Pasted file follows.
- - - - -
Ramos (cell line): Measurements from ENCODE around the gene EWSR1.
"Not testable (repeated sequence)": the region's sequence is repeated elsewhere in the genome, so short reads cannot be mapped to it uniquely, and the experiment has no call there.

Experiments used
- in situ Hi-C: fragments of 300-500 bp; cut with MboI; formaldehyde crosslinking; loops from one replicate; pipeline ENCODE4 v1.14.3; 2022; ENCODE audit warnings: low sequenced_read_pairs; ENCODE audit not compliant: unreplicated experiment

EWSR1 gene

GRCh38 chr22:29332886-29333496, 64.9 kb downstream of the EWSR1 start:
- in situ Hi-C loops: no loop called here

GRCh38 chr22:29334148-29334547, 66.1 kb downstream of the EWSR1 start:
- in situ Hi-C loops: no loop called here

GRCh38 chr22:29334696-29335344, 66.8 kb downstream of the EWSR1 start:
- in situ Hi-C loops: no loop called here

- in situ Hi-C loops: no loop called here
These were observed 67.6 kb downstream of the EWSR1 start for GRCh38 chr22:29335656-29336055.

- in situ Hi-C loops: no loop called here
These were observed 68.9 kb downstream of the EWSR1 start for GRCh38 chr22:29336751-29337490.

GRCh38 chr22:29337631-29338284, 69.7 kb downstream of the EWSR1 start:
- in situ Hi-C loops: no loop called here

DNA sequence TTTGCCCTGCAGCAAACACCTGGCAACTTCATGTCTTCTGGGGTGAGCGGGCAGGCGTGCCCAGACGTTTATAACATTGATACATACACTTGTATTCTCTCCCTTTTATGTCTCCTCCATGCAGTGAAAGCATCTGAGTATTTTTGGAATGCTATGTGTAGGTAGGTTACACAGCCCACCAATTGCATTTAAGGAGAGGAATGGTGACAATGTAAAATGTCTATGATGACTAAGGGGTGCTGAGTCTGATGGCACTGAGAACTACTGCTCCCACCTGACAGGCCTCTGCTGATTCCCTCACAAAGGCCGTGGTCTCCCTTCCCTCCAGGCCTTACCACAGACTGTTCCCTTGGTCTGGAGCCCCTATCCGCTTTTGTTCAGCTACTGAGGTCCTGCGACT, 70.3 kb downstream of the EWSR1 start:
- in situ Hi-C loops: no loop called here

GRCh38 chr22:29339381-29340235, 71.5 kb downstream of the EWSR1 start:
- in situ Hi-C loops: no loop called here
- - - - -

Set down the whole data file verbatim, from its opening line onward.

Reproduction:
Ramos (cell line): Measurements from ENCODE around the gene EWSR1.
"Not testable (repeated sequence)": the region's sequence is repeated elsewhere in the genome, so short reads cannot be mapped to it uniquely, and the experiment has no call there.

Experiments used
- in situ Hi-C: fragments of 300-500 bp; cut with MboI; formaldehyde crosslinking; loops from one replicate; pipeline ENCODE4 v1.14.3; 2022; ENCODE audit warnings: low sequenced_read_pairs; ENCODE audit not compliant: unreplicated experiment

EWSR1 gene

GRCh38 chr22:29332886-29333496, 64.9 kb downstream of the EWSR1 start:
- in situ Hi-C loops: no loop called here

GRCh38 chr22:29334148-29334547, 66.1 kb downstream of the EWSR1 start:
- in situ Hi-C loops: no loop called here

GRCh38 chr22:29334696-29335344, 66.8 kb downstream of the EWSR1 start:
- in situ Hi-C loops: no loop called here

- in situ Hi-C loops: no loop called here
These were observed 67.6 kb downstream of the EWSR1 start for GRCh38 chr22:29335656-29336055.

- in situ Hi-C loops: no loop called here
These were observed 68.9 kb downstream of the EWSR1 start for GRCh38 chr22:29336751-29337490.

GRCh38 chr22:29337631-29338284, 69.7 kb downstream of the EWSR1 start:
- in situ Hi-C loops: no loop called here

DNA sequence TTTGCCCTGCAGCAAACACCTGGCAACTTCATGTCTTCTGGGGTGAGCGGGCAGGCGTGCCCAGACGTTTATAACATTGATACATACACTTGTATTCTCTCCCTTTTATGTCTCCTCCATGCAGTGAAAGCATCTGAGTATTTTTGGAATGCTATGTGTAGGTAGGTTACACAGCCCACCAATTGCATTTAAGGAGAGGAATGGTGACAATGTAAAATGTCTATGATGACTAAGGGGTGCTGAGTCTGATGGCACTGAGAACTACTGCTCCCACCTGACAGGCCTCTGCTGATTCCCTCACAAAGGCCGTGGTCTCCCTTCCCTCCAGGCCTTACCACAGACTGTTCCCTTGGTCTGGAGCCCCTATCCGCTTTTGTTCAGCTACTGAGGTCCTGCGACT, 70.3 kb downstream of the EWSR1 start:
- in situ Hi-C loops: no loop called here

GRCh38 chr22:29339381-29340235, 71.5 kb downstream of the EWSR1 start:
- in situ Hi-C loops: no loop called here